The recent migration of business school students from the finance track to the consulting track has been well documented over the past six months. With greatly diminished opportunities for employment in the finance field, it's no wonder they would look to consulting as an alternative, which would give them the opportunity to use many of the same fundamentals and thought processes, but with a more top-down vantage point.
It should come as no surprise, then, that there's been some C-level movement in that same direction. The Wall Street Journalreported this week on two former Bear Stearns cronies who created a consulting firm to help venture capital firms and executives make investment and strategic decisions. Elizabeth Czerepak and Stefan Ryser, two founding managing partners of Bear Stearns Health Innoventures, started BIOptima Advisors. With the recession presenting many opportunities to venture capitalists, the pair has found a niche in helping them vet deals, secure funds, increase capital efficiency and boost their operations with clinical products or acquisitions. Its clients are made up of biotechnology companies, pharmaceutical companies, venture capital firms and boutique banks.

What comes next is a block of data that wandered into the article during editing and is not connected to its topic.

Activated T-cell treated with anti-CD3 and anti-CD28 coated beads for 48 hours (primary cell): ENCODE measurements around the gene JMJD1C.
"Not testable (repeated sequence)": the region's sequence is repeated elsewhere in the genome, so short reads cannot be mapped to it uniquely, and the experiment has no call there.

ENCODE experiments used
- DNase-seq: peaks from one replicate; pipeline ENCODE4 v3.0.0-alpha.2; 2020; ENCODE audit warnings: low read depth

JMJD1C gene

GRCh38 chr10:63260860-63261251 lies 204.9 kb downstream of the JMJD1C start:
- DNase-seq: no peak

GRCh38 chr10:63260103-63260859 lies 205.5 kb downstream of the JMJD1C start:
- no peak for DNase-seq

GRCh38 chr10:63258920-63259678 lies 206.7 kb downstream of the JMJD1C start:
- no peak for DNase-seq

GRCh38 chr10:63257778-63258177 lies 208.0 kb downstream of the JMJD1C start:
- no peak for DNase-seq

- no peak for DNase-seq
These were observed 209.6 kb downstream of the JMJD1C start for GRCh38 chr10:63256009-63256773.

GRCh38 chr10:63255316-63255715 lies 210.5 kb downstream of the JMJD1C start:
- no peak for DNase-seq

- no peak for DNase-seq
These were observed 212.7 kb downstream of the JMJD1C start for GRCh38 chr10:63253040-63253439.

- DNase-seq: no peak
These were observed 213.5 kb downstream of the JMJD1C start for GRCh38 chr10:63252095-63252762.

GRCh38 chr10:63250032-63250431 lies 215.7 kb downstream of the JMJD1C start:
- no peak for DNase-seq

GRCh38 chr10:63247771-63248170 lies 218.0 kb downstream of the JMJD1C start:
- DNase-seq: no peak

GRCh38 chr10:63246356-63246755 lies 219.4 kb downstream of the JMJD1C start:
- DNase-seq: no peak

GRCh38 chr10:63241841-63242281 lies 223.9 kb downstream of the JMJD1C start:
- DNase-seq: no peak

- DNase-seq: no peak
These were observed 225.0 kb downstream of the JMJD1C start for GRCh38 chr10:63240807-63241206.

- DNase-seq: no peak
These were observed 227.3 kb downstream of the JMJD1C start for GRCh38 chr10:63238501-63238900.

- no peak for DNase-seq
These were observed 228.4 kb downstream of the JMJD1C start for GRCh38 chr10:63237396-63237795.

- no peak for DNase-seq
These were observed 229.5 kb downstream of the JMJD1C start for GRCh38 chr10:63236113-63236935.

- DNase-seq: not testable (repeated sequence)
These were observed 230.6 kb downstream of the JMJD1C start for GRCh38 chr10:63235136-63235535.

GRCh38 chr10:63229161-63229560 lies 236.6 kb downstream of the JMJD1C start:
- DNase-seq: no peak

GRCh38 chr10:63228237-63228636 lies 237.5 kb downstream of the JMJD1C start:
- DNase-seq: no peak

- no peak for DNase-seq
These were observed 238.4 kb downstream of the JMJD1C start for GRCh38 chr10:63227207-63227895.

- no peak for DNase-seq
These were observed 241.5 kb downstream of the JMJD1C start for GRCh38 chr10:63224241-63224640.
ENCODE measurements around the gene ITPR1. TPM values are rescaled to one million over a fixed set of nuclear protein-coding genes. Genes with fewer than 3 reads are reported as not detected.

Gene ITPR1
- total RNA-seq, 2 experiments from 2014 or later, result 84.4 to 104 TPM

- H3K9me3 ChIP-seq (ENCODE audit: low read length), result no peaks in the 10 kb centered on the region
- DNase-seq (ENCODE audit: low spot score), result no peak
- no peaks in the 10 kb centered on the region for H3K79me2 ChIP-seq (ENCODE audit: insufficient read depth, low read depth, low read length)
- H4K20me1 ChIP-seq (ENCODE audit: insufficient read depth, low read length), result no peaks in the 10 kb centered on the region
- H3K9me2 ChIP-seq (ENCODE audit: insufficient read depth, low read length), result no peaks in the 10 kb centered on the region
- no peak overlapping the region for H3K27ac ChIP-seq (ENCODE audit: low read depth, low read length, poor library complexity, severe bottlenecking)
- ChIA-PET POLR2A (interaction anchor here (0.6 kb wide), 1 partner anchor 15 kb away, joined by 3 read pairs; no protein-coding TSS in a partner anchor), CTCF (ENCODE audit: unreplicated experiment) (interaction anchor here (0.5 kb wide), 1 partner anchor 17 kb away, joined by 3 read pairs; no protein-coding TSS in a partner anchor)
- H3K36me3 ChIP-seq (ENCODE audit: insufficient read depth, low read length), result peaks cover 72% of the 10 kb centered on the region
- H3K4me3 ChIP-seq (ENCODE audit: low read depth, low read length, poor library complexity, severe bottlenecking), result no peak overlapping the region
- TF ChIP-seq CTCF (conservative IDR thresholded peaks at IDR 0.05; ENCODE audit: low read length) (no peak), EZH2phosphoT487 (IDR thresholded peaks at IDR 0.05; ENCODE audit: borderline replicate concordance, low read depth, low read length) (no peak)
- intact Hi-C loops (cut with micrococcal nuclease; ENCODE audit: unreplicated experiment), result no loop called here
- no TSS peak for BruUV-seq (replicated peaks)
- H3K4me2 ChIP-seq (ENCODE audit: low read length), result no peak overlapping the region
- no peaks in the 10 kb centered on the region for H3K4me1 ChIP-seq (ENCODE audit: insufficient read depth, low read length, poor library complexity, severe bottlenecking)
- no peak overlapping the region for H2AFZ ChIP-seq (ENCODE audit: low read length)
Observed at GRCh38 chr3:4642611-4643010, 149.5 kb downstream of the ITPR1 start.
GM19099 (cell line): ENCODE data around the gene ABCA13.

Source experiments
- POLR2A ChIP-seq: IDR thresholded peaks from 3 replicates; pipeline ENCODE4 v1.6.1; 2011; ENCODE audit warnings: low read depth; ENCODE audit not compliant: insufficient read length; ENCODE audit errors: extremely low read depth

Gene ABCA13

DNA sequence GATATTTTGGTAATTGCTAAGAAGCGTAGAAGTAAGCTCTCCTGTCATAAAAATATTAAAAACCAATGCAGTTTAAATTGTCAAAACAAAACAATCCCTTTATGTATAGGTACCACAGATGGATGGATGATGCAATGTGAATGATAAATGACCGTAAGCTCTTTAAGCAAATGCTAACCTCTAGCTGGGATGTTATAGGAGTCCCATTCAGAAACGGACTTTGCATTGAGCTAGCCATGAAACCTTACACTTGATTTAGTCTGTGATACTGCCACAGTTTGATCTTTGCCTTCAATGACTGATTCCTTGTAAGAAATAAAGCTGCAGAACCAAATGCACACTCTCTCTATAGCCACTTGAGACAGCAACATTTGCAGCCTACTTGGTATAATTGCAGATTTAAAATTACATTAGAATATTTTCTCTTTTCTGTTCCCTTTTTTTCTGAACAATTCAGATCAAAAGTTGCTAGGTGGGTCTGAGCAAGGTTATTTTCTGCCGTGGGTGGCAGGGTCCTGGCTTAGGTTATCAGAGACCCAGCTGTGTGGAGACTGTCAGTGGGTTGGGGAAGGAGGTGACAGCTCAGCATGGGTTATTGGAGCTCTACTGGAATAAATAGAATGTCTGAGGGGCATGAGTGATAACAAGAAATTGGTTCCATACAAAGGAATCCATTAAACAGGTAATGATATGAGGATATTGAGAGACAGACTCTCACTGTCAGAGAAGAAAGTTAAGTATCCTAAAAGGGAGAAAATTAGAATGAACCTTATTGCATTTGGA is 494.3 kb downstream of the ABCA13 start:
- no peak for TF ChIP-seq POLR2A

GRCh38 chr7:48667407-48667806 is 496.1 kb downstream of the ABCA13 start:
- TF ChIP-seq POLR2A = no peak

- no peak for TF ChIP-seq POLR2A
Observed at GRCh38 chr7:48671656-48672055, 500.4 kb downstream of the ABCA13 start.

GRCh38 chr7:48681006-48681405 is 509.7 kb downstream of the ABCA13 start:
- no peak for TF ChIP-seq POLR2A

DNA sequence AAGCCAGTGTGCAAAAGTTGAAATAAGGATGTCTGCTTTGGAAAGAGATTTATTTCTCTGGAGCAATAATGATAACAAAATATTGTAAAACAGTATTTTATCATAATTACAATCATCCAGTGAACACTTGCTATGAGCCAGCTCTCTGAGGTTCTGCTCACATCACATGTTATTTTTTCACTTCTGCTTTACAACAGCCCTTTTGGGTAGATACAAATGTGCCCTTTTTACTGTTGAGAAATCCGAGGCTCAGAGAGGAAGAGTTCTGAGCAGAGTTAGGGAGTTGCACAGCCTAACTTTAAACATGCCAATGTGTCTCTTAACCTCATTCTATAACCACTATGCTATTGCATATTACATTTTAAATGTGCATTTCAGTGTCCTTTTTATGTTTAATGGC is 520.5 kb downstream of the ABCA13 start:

“The concept is to offer the type of connection between operations and investment that some venture firms don’t have, or don’t have enough of,” Czerepak said. “We think of ourselves as a trusted set of hands that they can delegate to.”
The health care consulting arena has always been a hot one—with a market now valued at over $25 billion. But it goes without saying that the changes afoot in health care these days are sure to bring with them loads of opportunities for venture capitalists and biotechs. Promising to help clients make "better decisions," it looks like the founders of BIOptima Advisors made one of the better decisions of their careers by refocusing their skills and riding the consulting wave at just the right time.
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